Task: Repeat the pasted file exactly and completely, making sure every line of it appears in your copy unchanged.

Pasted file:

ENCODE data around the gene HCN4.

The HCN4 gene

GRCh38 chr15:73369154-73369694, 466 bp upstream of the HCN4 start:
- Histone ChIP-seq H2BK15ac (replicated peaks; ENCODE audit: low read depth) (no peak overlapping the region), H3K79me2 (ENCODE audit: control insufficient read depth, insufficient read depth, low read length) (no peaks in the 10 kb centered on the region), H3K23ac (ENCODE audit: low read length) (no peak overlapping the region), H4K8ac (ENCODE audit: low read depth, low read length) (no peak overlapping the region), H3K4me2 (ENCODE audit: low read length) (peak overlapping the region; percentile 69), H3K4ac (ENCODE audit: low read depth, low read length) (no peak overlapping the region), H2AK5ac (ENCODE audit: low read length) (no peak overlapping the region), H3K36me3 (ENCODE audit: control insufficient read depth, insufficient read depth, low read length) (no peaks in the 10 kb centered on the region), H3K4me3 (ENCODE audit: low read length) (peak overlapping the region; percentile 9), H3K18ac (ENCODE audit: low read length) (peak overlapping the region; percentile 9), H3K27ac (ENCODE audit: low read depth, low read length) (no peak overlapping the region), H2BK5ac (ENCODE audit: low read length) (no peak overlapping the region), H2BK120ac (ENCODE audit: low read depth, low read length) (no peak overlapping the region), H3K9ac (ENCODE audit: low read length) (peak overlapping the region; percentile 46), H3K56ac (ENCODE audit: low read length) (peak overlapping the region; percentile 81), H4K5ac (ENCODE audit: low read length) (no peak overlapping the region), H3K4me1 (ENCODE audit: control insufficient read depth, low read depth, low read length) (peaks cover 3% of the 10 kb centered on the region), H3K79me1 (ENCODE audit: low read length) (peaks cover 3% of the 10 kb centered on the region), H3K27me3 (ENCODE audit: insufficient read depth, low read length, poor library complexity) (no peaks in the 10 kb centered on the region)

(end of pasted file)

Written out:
ENCODE data around the gene HCN4.

The HCN4 gene

GRCh38 chr15:73369154-73369694, 466 bp upstream of the HCN4 start:
- Histone ChIP-seq H2BK15ac (replicated peaks; ENCODE audit: low read depth) (no peak overlapping the region), H3K79me2 (ENCODE audit: control insufficient read depth, insufficient read depth, low read length) (no peaks in the 10 kb centered on the region), H3K23ac (ENCODE audit: low read length) (no peak overlapping the region), H4K8ac (ENCODE audit: low read depth, low read length) (no peak overlapping the region), H3K4me2 (ENCODE audit: low read length) (peak overlapping the region; percentile 69), H3K4ac (ENCODE audit: low read depth, low read length) (no peak overlapping the region), H2AK5ac (ENCODE audit: low read length) (no peak overlapping the region), H3K36me3 (ENCODE audit: control insufficient read depth, insufficient read depth, low read length) (no peaks in the 10 kb centered on the region), H3K4me3 (ENCODE audit: low read length) (peak overlapping the region; percentile 9), H3K18ac (ENCODE audit: low read length) (peak overlapping the region; percentile 9), H3K27ac (ENCODE audit: low read depth, low read length) (no peak overlapping the region), H2BK5ac (ENCODE audit: low read length) (no peak overlapping the region), H2BK120ac (ENCODE audit: low read depth, low read length) (no peak overlapping the region), H3K9ac (ENCODE audit: low read length) (peak overlapping the region; percentile 46), H3K56ac (ENCODE audit: low read length) (peak overlapping the region; percentile 81), H4K5ac (ENCODE audit: low read length) (no peak overlapping the region), H3K4me1 (ENCODE audit: control insufficient read depth, low read depth, low read length) (peaks cover 3% of the 10 kb centered on the region), H3K79me1 (ENCODE audit: low read length) (peaks cover 3% of the 10 kb centered on the region), H3K27me3 (ENCODE audit: insufficient read depth, low read length, poor library complexity) (no peaks in the 10 kb centered on the region)